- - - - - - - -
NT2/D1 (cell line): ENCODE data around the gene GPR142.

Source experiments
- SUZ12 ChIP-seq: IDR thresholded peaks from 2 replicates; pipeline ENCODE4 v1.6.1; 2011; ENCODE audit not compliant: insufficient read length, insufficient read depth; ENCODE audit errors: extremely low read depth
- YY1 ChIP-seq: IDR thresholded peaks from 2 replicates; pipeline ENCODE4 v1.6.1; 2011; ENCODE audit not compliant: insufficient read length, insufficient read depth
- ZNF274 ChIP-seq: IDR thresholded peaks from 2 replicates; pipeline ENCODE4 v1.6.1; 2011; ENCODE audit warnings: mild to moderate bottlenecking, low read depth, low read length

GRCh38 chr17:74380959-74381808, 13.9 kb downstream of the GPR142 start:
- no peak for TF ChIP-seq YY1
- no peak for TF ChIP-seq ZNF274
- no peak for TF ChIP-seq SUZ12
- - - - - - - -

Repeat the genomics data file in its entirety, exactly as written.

NT2/D1 (cell line): ENCODE data around the gene GPR142.

Source experiments
- SUZ12 ChIP-seq: IDR thresholded peaks from 2 replicates; pipeline ENCODE4 v1.6.1; 2011; ENCODE audit not compliant: insufficient read length, insufficient read depth; ENCODE audit errors: extremely low read depth
- YY1 ChIP-seq: IDR thresholded peaks from 2 replicates; pipeline ENCODE4 v1.6.1; 2011; ENCODE audit not compliant: insufficient read length, insufficient read depth
- ZNF274 ChIP-seq: IDR thresholded peaks from 2 replicates; pipeline ENCODE4 v1.6.1; 2011; ENCODE audit warnings: mild to moderate bottlenecking, low read depth, low read length

GRCh38 chr17:74380959-74381808, 13.9 kb downstream of the GPR142 start:
- no peak for TF ChIP-seq YY1
- no peak for TF ChIP-seq ZNF274
- no peak for TF ChIP-seq SUZ12